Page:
Jellyfish Barge is a floating agricultural greenhouse
Stefano Mancuso, director of the International Laboratory of Plant Neurobiology of the University of Florence, presented to the public the prototype of Jellyfish Barge born from an idea of Antonio Girardi and Cristiana Favretto (Studiomobile) and which, thanks also to the sponsorship of Veneto Vetro, now it is and floats on the Navicelli canal between Pisa and Livorno.
Jellyfish Barge is a floating agricultural greenhouse, able to purify brackish or polluted water using solar energy. It was designed in a relatively small size to be able to support two families, and be easy to build, even in difficult economic conditions. However, it is modular, so a single element is completely autonomous, while several barges side by side create a stronger and more resilient organism.
On a planet where resources are increasingly scarce, how will the food that communities need be produced, where will we find the necessary water and where will we find new areas for cultivation?
A multidisciplinary team of architects and botanists offers a revolutionary answer to these questions. Jellyfish Barge is a floating agricultural greenhouse that produces food without consuming soil, fresh water and energy. Designed for communities vulnerable to water and food scarcity, the facility is built with simple technologies and low-cost, recycled materials.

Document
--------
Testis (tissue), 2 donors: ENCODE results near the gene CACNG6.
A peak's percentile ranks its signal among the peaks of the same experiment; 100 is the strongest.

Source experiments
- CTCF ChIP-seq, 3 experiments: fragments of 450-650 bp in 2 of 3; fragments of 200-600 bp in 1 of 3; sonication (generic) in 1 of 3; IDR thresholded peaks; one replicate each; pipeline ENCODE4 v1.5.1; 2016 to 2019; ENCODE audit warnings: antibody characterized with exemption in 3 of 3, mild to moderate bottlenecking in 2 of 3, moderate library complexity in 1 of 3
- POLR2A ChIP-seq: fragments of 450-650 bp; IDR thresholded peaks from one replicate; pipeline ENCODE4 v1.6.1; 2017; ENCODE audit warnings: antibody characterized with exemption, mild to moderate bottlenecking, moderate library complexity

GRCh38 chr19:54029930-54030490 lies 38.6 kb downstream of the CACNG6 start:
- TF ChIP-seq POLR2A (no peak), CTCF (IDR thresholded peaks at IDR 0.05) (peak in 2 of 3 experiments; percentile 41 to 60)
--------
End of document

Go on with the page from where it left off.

Jellyfish Barge is a multidisciplinary project coordinated by Professor Stefano Mancuso of the University of Florence, director of the International Laboratory of Plant Neurobiology (LINV www.linv.org) and designed by architects Antonio Girardi and Cristiana Favretto (Studiomobile www.studiomobile.org).
The working prototype, created by LINV (University of Florence) thanks to glass from Veneto Vetro and the contribution of the Ente Cassa di Risparmio di Firenze and the Tuscany Region Foundation, is installed in the Navicelli canal, between Pisa and Livorno
The reference scenario
The World Bank estimates a population of the planet close to 10 billion people by 2050 and a consequent global demand for food that is 60-70% higher than today. Being able to satisfy this growing need for food in a reasonable way, without unduly affecting existing resources seems to be a difficult goal at the moment, mainly due to the scarcity of water and land available for cultivation. Much of the potentially arable land is concentrated in a few geographical areas, while many nations of the Middle East, North Africa and South Asia, with high population growth, have already reached or are close to reaching the limits of agricultural land availability.
Agriculture, using 70% of the planet's fresh water, is the human activity that weighs more on existing water resources. In many areas of the world, such as India, Pakistan and southern Spain, the growing need for water for agricultural purposes is met by extraction from underground reserves, consumed at a faster rate than rainfall returns.
In many areas of the Middle East, however, water is obtained with energy-intensive industrial desalination processes. The scarcity of water and land available for agriculture will likely be increased by climate change.